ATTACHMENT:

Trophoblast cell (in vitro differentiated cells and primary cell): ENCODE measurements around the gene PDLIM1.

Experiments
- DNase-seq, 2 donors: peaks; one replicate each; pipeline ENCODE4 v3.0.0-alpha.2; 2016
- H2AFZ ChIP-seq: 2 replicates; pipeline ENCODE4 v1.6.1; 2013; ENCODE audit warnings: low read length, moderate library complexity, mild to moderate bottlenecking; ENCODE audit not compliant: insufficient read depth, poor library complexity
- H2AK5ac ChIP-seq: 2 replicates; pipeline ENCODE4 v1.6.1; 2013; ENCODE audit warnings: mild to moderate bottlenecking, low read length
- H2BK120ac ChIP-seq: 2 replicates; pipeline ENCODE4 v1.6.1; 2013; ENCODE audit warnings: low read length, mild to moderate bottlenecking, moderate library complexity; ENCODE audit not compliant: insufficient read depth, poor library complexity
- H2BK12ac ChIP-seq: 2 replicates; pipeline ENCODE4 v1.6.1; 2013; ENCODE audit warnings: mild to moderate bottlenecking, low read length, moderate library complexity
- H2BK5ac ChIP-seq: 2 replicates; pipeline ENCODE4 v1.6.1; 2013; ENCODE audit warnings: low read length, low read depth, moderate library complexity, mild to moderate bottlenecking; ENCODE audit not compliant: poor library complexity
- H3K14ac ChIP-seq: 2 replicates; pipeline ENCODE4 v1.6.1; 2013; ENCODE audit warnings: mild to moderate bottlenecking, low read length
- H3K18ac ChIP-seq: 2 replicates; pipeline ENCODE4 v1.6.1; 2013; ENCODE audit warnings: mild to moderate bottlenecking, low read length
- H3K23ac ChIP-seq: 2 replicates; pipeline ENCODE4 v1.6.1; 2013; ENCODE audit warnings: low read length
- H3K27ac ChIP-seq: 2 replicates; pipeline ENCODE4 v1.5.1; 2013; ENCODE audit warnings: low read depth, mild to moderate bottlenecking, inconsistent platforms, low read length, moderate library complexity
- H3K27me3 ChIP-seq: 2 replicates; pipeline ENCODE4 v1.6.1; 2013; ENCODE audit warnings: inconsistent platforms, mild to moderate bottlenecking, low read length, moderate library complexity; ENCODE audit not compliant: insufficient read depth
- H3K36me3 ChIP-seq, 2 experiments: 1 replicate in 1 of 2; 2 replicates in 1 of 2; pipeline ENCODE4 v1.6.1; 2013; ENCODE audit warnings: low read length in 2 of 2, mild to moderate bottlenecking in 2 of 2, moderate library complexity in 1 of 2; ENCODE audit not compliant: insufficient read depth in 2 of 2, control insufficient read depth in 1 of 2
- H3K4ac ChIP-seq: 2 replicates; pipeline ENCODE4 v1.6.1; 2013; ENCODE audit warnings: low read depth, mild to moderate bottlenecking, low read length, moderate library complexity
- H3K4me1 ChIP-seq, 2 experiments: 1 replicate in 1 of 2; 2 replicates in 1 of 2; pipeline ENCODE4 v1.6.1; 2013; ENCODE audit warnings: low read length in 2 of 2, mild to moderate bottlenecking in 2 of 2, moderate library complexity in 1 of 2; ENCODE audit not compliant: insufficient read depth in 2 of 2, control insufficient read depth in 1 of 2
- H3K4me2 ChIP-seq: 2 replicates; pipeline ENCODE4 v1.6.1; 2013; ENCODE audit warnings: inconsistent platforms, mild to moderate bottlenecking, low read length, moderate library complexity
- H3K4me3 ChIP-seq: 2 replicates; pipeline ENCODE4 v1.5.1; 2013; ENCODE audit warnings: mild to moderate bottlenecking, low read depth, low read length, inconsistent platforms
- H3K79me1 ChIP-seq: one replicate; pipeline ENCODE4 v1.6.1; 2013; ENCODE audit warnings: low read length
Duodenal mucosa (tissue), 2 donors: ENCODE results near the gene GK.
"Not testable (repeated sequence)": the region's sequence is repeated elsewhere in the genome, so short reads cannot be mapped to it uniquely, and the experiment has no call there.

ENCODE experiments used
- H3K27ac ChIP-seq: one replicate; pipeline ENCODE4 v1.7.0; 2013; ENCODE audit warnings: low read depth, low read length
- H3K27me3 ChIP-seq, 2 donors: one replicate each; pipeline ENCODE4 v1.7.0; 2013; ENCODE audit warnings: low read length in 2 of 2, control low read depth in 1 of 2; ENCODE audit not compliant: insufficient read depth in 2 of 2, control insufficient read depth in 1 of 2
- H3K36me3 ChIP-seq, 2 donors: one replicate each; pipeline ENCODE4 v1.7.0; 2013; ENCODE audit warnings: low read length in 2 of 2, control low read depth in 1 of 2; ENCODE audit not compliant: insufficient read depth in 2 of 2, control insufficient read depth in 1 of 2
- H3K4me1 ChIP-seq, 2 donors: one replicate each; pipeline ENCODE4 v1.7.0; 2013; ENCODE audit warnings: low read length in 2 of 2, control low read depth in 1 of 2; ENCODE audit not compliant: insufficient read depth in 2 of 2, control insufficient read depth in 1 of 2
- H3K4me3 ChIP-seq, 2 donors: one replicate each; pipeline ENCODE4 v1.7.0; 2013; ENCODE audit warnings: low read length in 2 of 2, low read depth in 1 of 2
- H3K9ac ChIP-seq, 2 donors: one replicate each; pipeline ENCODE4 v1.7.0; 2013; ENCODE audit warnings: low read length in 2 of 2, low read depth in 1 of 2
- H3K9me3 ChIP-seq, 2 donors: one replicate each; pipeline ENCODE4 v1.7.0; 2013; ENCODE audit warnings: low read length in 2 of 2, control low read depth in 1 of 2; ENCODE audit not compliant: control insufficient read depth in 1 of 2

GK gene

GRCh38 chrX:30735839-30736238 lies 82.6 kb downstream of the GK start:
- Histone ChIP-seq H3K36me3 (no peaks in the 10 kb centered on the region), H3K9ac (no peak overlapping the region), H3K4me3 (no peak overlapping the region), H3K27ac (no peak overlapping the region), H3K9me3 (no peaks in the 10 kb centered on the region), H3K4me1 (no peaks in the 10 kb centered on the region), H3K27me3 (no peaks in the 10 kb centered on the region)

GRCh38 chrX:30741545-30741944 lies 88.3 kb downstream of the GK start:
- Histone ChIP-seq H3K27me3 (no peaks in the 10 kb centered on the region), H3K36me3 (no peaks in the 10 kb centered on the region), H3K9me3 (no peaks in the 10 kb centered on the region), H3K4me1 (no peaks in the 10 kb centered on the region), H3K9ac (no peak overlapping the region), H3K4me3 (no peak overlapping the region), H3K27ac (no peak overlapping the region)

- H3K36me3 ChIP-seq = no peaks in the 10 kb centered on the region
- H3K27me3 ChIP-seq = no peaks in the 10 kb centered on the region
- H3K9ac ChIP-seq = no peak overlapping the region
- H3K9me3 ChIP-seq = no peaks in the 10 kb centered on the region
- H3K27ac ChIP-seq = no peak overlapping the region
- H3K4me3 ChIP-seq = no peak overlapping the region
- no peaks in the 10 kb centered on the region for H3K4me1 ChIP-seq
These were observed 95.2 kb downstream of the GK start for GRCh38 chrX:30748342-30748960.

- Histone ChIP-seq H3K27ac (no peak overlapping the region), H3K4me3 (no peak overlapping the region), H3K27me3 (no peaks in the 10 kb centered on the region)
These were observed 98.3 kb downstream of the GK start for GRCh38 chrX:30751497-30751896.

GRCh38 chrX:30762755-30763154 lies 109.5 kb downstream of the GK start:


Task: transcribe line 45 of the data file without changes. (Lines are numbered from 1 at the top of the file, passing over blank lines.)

GRCh38 chrX:30762755-30763154 lies 109.5 kb downstream of the GK start: